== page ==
Mifepristone and Misoprostol
A medical abortion, often referred to as an abortion with pills, is commonly known as a method for self-induced abortion, self-managed abortion, or do-it-yourself (DIY) abortion.
When using abortion pills, one can expect to undergo bleeding and cramping, which mimics the symptoms of a menstrual period or a natural miscarriage.
The term “abortion pills” typically encompasses the use of either Mifepristone and Misoprostol in sequence or the use of Misoprostol alone.
Mifepristone is a medication that hinders the action of progesterone, a hormone crucial for supporting pregnancy. The absence of progesterone prevents the pregnancy from developing. Mifepristone is one component of what is commonly referred to as the abortion pill, but it is not effective in terminating a pregnancy on its own.
Additionally, Mifepristone softens the cervix, which enhances the effects of Misoprostol.
Mifepristone alone is insufficient for inducing an abortion; Misoprostol is also necessary.
Mifepristone is primarily employed for abortion or managing miscarriages, and its availability can vary depending on the laws and regulations in each country.
Misoprostol is a medication that induces contractions in the uterus, facilitating the expulsion of the pregnancy with cramping and bleeding.
While a medical abortion can be performed with Misoprostol alone, the combination of both medications is more effective.
Misoprostol has various medical applications beyond abortion, such as inducing labor, addressing postpartum hemorrhage, and treating ulcers, making it more widely accessible.
Both Mifepristone and Misoprostol are recognized as essential medications by the World Health Organization, intended for safe abortion procedures.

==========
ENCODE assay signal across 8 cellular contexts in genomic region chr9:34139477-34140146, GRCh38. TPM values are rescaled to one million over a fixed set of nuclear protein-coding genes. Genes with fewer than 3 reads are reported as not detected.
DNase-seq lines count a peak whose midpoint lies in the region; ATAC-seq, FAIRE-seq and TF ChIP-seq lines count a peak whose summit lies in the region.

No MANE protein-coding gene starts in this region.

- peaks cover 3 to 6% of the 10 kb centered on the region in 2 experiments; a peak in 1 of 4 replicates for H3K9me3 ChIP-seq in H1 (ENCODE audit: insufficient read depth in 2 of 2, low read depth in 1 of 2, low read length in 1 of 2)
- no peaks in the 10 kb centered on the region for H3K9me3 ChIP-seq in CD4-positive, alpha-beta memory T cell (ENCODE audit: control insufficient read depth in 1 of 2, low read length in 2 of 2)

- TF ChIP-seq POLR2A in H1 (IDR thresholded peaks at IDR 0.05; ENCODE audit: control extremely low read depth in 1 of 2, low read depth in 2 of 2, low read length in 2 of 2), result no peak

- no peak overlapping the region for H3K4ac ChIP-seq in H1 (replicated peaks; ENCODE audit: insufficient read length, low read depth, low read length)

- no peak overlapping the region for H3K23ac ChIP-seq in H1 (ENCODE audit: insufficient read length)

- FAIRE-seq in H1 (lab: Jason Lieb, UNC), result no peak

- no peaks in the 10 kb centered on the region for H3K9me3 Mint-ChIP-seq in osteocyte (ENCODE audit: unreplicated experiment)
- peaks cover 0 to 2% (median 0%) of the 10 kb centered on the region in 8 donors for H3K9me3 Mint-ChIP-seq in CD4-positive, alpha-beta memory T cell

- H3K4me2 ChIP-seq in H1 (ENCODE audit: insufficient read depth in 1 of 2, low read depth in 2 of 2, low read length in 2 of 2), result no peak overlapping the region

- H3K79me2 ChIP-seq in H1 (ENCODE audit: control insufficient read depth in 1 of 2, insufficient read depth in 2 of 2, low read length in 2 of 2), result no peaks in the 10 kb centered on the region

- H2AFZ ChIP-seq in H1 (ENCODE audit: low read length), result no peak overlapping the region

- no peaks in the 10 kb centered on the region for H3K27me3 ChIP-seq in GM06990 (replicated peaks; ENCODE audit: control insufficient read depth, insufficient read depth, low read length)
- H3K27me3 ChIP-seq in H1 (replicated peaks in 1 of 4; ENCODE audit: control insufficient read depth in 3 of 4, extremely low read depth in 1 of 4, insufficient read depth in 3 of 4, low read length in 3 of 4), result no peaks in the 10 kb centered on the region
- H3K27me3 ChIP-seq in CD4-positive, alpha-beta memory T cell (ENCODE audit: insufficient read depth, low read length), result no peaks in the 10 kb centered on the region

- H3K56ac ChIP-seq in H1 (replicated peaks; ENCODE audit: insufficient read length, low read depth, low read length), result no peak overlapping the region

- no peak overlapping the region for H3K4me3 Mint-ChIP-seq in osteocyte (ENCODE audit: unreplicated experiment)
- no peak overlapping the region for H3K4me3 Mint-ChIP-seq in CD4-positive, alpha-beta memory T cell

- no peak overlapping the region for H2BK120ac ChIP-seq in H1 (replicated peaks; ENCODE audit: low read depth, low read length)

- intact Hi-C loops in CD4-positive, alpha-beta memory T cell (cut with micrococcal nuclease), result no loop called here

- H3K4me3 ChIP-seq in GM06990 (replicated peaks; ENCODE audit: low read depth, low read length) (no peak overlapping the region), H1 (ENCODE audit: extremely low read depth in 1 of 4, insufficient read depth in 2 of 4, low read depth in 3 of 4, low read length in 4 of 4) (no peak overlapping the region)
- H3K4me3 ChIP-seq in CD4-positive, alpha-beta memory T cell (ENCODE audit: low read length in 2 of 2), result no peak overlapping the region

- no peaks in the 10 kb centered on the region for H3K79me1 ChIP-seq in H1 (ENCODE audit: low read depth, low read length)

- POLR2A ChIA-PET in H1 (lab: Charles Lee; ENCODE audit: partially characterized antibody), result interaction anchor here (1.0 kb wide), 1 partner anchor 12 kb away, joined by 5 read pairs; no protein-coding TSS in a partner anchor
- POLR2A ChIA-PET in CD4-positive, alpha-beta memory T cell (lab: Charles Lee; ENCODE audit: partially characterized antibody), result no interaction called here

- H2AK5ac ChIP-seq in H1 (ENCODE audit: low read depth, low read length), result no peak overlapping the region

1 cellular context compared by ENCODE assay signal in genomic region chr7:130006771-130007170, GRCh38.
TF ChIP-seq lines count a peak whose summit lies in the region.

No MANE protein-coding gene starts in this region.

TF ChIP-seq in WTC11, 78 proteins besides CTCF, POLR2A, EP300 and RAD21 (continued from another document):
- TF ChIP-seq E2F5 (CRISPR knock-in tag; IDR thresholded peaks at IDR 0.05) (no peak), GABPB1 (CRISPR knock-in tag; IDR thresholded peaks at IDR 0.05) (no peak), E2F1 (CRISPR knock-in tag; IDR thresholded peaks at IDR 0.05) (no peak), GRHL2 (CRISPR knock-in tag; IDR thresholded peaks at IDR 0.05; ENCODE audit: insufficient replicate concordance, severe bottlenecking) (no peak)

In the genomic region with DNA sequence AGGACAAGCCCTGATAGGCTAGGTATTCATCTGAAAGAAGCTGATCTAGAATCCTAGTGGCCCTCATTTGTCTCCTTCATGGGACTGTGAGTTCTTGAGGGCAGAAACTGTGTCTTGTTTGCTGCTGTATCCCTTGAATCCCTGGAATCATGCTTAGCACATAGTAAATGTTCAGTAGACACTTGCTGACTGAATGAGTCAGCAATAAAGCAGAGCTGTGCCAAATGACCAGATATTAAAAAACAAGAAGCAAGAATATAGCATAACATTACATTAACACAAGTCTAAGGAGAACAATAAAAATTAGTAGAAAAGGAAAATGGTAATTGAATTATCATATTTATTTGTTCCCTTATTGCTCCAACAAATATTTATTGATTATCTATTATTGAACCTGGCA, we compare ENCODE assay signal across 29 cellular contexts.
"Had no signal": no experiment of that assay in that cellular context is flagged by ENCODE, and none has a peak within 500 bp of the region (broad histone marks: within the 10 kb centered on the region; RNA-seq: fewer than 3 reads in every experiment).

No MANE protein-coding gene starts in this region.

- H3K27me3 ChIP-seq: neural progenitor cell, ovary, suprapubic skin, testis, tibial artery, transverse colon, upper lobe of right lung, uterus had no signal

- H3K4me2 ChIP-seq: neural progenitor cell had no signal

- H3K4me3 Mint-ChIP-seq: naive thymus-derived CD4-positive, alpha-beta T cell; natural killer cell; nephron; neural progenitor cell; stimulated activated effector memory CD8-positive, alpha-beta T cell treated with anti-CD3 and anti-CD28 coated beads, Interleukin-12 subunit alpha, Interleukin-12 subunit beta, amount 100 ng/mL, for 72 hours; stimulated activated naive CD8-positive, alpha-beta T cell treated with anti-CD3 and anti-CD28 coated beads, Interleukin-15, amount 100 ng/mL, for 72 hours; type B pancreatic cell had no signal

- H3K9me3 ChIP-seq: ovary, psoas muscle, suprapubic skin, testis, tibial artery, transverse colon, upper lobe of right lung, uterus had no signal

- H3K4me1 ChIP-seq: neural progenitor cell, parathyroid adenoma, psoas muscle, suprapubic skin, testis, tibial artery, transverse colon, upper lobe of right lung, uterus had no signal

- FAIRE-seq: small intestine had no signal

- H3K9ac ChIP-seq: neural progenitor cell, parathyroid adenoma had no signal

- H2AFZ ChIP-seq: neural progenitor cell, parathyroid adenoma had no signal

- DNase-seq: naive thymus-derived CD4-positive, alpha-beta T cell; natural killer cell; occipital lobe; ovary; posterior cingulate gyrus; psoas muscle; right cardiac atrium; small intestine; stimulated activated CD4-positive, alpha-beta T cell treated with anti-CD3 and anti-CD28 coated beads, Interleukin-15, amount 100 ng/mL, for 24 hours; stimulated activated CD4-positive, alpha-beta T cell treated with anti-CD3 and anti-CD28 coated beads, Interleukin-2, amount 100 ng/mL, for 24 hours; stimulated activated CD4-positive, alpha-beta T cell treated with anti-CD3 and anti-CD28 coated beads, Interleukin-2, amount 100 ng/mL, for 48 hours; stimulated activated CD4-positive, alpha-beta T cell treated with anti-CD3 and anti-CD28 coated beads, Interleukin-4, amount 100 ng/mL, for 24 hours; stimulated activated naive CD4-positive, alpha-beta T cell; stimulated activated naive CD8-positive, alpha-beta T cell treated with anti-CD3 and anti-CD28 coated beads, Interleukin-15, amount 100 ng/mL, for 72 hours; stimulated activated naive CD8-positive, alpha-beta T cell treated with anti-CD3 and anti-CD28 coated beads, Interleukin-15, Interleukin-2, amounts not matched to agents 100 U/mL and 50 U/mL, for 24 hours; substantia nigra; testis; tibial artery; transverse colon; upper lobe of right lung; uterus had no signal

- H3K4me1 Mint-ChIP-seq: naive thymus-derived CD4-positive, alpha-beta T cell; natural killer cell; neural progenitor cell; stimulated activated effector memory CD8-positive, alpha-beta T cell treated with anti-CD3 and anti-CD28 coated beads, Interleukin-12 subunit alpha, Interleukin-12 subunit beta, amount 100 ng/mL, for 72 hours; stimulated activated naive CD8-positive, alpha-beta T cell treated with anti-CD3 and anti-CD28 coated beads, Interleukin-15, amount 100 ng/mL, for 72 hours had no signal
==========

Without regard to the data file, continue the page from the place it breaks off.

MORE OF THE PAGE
Contraindications for Abortion Pills
Abortion pills are generally safe for most women, with only a few medical conditions serving as contraindications.
Mifepristone should be avoided if a person has been using long-term steroids like Prednisone or Dexamethasone.
Both Mifepristone and Misoprostol should be avoided if a person is using anticoagulants (blood thinners), has a bleeding disorder like Porphyria, suffers from chronic adrenal failure, or is allergic to Mifepristone, Misoprostol, or prostaglandins.
If someone has an ectopic pregnancy, the abortion pills will not terminate the pregnancy but won’t cause harm either. Seeking medical care is essential in such cases.
Having an intra-uterine device (IUD) is not a contraindication, but precautions are necessary, and it is safer to remove the IUD before using abortion pills.
Effects and Symptoms of Abortion Pills
Following the use of abortion pills, the expected symptoms are similar to a menstrual period or a miscarriage. Mifepristone typically does not cause symptoms, with most occurring after Misoprostol usage.
Expected symptoms include cramping, bleeding, and the possible passing of blood clots, usually peaking within the first 48 hours after Misoprostol use.
Misoprostol may lead to temporary side effects like fever, chills, diarrhea, nausea, vomiting, and headaches, which typically resolve within 48 hours.
Determining the Effectiveness of Abortion Pills
If the medications are used according to recommended instructions and substantial bleeding occurs, similar to a menstrual period, it is likely that the medical abortion was successful. Pregnancy symptoms should gradually improve and disappear around 5 days after using abortion pills.
Additional confirmation can be obtained through a urine test (urine hCG) after approximately 4 weeks, a blood test (quantitative hCG) with a medical visit, or an ultrasound, which should be performed at least 2 weeks after using the pills.
If 48 hours have passed after the last dose of Misoprostol without bleeding or with significantly reduced bleeding, the abortion may not have been successful, and it may be necessary to try the abortion pills again.
Medical Care After Abortion Pills
If the expected symptoms occur and there are no warning signs, medical care is typically unnecessary. There is no need for a pregnancy test, ultrasound, or surgical intervention like a D&C.
Fertility and Menstruation After Abortion:
Following an abortion, whether surgical or medical, the menstrual cycle will restart, and ovulation is expected approximately 10 days later.
If pregnancy prevention is desired, appropriate methods should be considered.
The next menstrual period is anticipated to return in approximately 4 to 6 weeks after using abortion pills.